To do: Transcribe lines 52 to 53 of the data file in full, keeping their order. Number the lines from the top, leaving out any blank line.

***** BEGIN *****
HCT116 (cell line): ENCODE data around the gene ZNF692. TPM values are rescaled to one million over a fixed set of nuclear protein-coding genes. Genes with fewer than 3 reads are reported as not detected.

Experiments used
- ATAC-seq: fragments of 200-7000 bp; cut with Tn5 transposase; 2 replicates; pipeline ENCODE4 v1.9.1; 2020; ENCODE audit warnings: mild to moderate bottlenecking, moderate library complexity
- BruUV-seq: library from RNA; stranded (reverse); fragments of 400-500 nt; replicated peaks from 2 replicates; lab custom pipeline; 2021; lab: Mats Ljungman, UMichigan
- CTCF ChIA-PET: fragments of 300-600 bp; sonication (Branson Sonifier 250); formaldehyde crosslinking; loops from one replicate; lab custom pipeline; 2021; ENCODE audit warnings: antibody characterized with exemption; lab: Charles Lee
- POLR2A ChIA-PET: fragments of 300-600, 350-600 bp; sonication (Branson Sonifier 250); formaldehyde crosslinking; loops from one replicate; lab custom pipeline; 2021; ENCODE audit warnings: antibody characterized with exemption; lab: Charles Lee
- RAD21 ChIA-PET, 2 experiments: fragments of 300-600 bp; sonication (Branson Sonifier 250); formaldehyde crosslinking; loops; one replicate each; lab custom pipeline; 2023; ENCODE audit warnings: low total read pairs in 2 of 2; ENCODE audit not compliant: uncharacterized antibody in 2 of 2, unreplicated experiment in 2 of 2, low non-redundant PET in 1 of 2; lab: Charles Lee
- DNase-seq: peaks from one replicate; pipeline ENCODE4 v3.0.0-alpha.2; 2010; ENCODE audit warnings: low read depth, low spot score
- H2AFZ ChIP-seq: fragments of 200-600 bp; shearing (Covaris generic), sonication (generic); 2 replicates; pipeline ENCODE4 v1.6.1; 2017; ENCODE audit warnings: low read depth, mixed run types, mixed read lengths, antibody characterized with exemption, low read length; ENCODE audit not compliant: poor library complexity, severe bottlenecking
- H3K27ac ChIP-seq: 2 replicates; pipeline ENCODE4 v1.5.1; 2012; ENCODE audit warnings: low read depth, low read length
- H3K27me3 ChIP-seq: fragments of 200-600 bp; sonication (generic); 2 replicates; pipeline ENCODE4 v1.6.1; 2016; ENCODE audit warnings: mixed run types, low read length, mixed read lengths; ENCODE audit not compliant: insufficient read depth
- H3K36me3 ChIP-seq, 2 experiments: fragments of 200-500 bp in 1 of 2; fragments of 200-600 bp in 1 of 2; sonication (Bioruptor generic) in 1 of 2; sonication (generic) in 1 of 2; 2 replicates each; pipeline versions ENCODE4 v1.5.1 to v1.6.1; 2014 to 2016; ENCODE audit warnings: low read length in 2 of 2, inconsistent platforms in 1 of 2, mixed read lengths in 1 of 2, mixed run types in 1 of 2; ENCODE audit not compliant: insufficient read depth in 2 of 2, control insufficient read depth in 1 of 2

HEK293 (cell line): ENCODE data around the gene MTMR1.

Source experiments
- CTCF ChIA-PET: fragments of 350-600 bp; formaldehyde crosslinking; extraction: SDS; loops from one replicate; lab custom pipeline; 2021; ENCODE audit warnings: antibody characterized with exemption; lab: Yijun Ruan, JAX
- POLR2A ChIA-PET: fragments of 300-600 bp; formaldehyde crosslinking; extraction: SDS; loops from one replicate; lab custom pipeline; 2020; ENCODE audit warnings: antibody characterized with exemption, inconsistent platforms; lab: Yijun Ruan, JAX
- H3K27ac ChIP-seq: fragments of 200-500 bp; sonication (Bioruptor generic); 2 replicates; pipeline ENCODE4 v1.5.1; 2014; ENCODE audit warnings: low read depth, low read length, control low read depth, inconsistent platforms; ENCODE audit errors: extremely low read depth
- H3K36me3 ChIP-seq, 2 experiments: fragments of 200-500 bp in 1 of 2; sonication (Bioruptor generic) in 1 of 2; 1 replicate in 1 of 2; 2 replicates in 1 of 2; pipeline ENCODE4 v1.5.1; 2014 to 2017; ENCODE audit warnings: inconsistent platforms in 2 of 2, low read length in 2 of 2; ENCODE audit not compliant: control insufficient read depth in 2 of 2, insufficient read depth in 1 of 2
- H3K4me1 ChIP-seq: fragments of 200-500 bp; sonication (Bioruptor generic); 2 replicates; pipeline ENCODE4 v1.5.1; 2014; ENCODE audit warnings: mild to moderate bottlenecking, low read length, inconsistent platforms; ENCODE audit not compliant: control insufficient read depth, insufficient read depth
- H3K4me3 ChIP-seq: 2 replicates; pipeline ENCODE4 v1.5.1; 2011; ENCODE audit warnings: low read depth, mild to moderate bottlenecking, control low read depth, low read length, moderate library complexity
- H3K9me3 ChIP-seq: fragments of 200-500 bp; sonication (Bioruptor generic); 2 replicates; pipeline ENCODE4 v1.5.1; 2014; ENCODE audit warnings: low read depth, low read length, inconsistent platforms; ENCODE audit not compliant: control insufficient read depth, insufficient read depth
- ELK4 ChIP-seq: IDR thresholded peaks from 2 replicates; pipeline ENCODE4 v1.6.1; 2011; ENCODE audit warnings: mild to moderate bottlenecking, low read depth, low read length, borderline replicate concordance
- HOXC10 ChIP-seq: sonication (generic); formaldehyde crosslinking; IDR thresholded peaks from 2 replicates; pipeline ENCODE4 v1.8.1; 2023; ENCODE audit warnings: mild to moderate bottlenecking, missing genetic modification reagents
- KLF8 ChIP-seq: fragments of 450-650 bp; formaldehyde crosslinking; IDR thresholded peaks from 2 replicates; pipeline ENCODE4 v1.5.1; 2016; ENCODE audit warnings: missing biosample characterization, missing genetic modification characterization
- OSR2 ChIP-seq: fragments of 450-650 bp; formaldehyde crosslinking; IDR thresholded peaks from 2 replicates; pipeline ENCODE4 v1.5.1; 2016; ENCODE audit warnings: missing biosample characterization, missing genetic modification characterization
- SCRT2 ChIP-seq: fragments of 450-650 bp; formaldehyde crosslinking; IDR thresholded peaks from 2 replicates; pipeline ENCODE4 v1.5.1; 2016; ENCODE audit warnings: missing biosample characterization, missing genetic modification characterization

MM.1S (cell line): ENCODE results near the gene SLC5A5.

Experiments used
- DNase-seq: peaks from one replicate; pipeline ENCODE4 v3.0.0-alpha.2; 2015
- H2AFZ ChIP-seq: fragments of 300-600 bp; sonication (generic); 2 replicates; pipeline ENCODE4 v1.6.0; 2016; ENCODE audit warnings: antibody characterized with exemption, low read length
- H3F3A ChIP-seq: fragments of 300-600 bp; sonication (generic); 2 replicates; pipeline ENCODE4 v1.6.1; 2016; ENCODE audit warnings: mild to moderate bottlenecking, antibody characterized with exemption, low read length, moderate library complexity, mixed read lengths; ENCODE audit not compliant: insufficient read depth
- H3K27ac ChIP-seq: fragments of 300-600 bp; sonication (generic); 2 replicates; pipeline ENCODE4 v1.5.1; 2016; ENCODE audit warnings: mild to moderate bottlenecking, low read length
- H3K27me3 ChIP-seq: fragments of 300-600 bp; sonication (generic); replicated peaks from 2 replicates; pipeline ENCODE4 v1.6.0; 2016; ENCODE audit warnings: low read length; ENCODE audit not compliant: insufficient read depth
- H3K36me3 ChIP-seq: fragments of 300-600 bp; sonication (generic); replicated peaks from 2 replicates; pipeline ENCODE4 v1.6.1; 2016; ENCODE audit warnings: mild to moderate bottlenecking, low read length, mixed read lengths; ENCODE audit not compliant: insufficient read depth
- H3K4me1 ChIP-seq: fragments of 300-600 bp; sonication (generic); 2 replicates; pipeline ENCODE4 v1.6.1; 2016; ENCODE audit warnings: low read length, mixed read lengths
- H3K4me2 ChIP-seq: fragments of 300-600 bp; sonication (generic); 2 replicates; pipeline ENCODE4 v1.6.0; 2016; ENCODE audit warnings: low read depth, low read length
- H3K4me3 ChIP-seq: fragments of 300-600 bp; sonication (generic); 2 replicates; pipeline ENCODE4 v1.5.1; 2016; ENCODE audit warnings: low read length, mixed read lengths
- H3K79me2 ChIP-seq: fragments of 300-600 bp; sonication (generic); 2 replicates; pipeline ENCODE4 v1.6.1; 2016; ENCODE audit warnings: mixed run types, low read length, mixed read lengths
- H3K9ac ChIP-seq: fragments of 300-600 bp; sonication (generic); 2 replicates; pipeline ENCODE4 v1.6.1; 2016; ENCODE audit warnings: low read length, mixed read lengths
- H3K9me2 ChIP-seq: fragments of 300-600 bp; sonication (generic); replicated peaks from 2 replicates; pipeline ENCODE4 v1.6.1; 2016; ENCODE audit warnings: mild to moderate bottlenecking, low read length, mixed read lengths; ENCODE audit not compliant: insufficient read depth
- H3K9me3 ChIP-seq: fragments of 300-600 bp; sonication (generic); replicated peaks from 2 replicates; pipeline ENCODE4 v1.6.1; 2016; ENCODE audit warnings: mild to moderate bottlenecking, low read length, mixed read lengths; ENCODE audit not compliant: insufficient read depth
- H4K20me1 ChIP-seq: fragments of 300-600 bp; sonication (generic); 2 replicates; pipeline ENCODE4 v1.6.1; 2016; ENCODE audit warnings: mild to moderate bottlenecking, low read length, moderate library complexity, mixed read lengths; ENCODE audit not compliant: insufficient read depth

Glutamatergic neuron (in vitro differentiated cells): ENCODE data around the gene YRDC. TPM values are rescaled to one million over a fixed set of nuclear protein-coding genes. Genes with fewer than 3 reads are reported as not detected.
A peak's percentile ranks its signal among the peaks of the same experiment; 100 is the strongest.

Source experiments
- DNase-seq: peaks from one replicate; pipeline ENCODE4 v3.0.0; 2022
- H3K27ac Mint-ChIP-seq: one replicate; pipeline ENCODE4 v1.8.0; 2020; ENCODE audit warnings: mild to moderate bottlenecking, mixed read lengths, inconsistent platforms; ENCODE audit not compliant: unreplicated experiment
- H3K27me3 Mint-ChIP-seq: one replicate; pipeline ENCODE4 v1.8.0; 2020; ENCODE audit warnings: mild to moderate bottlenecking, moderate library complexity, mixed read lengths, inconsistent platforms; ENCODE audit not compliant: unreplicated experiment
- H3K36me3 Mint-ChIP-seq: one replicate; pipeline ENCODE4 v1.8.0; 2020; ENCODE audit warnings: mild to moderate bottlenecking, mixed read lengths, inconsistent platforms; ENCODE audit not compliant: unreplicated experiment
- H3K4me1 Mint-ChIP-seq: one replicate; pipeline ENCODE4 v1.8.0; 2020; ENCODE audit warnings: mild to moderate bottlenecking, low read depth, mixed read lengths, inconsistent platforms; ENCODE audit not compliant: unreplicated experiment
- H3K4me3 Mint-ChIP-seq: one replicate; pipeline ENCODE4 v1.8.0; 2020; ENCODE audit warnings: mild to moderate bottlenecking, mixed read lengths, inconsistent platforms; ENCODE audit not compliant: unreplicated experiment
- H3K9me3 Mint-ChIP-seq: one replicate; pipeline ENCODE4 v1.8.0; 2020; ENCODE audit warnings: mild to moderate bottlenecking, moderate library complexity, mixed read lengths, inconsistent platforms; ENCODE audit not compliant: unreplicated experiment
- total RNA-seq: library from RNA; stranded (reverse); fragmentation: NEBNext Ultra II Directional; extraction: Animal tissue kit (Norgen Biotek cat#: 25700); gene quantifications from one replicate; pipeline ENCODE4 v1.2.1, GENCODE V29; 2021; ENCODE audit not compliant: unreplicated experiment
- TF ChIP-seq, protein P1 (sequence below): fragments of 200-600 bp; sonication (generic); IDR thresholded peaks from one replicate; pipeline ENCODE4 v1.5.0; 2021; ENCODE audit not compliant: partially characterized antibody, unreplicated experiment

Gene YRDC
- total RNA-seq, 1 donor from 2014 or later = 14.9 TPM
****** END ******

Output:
- H3K9me3 Mint-ChIP-seq: one replicate; pipeline ENCODE4 v1.8.0; 2020; ENCODE audit warnings: mild to moderate bottlenecking, moderate library complexity, mixed read lengths, inconsistent platforms; ENCODE audit not compliant: unreplicated experiment
- total RNA-seq: library from RNA; stranded (reverse); fragmentation: NEBNext Ultra II Directional; extraction: Animal tissue kit (Norgen Biotek cat#: 25700); gene quantifications from one replicate; pipeline ENCODE4 v1.2.1, GENCODE V29; 2021; ENCODE audit not compliant: unreplicated experiment